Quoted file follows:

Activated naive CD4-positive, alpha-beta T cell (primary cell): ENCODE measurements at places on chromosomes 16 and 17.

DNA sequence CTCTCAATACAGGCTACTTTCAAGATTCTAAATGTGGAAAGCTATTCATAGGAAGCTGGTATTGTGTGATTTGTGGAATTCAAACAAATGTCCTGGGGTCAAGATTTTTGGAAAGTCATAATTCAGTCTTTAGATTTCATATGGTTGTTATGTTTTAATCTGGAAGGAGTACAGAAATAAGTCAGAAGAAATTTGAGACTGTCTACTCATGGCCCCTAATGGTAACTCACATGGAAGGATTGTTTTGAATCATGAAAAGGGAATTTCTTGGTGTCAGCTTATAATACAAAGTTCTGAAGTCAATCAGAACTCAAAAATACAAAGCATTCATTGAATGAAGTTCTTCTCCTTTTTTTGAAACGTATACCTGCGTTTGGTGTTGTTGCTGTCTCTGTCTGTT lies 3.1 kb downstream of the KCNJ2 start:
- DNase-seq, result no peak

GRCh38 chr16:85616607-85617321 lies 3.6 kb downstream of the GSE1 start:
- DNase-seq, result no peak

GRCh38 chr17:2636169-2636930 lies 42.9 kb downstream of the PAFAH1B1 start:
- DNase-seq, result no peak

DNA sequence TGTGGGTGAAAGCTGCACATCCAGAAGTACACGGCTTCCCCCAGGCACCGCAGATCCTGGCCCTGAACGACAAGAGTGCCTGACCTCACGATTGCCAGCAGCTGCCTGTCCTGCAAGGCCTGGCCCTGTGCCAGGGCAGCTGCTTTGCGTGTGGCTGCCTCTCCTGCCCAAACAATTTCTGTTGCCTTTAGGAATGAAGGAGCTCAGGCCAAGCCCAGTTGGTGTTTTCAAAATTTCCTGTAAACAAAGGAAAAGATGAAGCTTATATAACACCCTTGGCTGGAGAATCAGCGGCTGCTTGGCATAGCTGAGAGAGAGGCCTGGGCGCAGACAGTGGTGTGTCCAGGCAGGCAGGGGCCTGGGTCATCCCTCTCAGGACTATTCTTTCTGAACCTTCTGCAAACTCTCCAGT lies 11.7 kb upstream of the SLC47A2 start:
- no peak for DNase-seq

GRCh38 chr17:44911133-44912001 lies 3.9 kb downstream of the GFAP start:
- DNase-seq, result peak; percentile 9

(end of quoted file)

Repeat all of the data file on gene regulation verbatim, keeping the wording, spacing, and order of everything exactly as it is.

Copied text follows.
Activated naive CD4-positive, alpha-beta T cell (primary cell): ENCODE measurements at places on chromosomes 16 and 17.

DNA sequence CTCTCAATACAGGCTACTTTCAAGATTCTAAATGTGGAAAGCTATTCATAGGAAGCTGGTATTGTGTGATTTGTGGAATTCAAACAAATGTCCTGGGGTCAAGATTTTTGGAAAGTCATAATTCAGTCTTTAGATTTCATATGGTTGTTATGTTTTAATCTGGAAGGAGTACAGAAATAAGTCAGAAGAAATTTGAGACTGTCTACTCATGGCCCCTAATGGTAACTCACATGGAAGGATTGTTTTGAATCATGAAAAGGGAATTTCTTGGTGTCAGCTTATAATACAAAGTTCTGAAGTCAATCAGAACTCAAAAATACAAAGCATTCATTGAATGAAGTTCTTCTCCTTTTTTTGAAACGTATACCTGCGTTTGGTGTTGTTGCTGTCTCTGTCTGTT lies 3.1 kb downstream of the KCNJ2 start:
- DNase-seq, result no peak

GRCh38 chr16:85616607-85617321 lies 3.6 kb downstream of the GSE1 start:
- DNase-seq, result no peak

GRCh38 chr17:2636169-2636930 lies 42.9 kb downstream of the PAFAH1B1 start:
- DNase-seq, result no peak

DNA sequence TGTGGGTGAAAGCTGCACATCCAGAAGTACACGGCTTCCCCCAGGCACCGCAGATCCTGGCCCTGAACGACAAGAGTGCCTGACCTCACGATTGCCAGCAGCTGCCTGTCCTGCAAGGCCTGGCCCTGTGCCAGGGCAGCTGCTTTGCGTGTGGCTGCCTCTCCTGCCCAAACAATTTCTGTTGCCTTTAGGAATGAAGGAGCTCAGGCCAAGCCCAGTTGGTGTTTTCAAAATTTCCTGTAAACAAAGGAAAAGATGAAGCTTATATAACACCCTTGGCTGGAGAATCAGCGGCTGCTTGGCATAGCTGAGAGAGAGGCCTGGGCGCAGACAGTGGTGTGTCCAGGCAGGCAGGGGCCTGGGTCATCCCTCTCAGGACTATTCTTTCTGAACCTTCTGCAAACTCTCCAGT lies 11.7 kb upstream of the SLC47A2 start:
- no peak for DNase-seq

GRCh38 chr17:44911133-44912001 lies 3.9 kb downstream of the GFAP start:
- DNase-seq, result peak; percentile 9